The executor’s role can be complicated by distribution of unique assets that the deceased individual’s last will does not account for. One example includes seasonal sports tickets. In such instances, family members often inquire about the status of a seasonal pass after a loved one has passed away. Sometimes, a battle arises between family members over the possibility of inheriting these passes, and if it exists, there may be a debate on who gets to acquire them. After all, what sports fan wouldn’t want to get a perfect eye-view of multiple games? In fact, some high-viewership games such as a Duke University men’s basketball game are so popular that attendees are required to make significant donations before they are put on a seating waitlist. To figure out the rightful inheritors of a sports pass, the executor takes the first step in determining whether the deceased individual owned season tickets or seat licenses.
Season Tickets are Considered to be a Contract
A season ticket serves as a contract between a sports team and the purchaser. The team may establish any terms it wishes on this contract. In most cases, teams limit how ticket holders can transfer their season tickets and to whom they can be transferred both during and after their lifetime.
How Season Tickets Can Be Left After Death: Transfer Forms
Season tickets are categorized as a unique asset because they cannot be accounted for in writing through a last will or living trust. Some sports teams provide an official transfer form to avoid further complications. If the ticket owner fills out a valid transfer form, it serves as a substitute dictating the terms of the tickets’ distribution.
Restrictions on Who Can Inherit Season Tickets
Even if you fill out a valid transfer form, this form may not account for ticket transfers to family members. In fact, many sports teams restrict transfers to family members. In other cases, teams will limit the family member to whom these tickets can be transferred. The form will only allow the tickets to be transferred to the surviving spouse.
The Minnesota Vikings and San Diego Padres, for example, request a copy of the deceased’s death certificate before permitting the surviving spouse to obtain ownership of the tickets. On the contrary, the Denver Broncos list more lenient regulations and permit transfers to a spouse, parent, sibling, or child. Only the executor may sign the transfer form and must prove the new ticket owner is truly an immediate family member. If the tickets are not transferred to an immediate family member that qualifies under the team’s regulations, the team reclaims them.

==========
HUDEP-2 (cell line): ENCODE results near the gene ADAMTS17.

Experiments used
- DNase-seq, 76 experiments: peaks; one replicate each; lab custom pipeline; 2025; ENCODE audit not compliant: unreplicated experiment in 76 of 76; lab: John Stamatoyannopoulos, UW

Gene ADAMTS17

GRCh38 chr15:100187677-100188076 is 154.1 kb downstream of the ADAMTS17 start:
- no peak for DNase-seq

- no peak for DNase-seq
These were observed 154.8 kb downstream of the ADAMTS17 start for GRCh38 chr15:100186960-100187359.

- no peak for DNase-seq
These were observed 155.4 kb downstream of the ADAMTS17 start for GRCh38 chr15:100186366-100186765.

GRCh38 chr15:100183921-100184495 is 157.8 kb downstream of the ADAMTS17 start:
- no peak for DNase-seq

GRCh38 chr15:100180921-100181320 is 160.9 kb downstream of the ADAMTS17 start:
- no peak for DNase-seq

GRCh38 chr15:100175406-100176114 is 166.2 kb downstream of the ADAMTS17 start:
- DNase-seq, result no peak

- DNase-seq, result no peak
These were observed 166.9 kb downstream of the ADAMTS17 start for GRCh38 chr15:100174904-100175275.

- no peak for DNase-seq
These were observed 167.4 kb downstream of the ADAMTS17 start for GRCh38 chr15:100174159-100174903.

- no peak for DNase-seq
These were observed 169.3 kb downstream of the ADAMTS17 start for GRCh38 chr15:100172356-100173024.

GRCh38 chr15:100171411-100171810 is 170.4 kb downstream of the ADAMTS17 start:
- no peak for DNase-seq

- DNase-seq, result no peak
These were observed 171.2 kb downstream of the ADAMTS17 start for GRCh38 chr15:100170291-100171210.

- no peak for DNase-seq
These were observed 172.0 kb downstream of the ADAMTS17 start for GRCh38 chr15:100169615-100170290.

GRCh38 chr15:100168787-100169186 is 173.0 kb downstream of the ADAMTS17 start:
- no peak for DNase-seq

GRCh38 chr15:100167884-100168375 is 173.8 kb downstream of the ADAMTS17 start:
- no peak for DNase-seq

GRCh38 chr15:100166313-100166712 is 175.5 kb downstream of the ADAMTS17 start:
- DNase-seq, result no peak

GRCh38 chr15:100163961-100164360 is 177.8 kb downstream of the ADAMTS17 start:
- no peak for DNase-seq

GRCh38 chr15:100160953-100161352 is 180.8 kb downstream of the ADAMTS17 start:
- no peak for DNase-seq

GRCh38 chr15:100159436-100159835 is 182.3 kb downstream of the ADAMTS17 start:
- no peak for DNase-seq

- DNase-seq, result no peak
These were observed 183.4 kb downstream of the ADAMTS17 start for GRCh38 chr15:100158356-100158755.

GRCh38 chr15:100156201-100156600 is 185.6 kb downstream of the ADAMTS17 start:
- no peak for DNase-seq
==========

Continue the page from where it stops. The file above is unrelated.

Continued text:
Seat licenses, in contrast to season passes, are considered to be an asset that fans can own and transfer to anyone of their choosing. An owner pays a large sum for a license to obtain a reservation over select seats in the arena. As a result, the owner has the right to buy season passes each year. The Chicago Bears, New York Jets, and Pittsburgh Steelers, for example, offer such licenses. In most scenarios, the owner owns the seat indefinitely and has total diction over its allocation. Unlike a season pass, a seat license can be accounted for in writing through a last will or living trust. However, if the deceased individual fails to account for this asset in their will, the terms will be ascribed under the residuary clause.
Gift of the Residuary Estate
A residuary clause provides terms for assets that are not specifically left to a beneficiary. In some instances, individuals may have leftover assets even after all gifts and donations have been distributed to appropriate entities. In many scenarios, a will does not mention any accommodations for these assets. As a result, all unaccounted assets are distributed under this clause.
When drafting your last will and testament or planning your estate, it is important to account for all assets. Season tickets and seat licenses for sports games are rare assets owned by select individuals. However, if you know that you hold this asset, it is important to stay well informed on the difference between a seat license and a season ticket in terms of estate planning.
For further estate planning information, please contact the Law Office of Inna Fershteyn at (718) 333-2394 to receive the most highly qualified legal advice.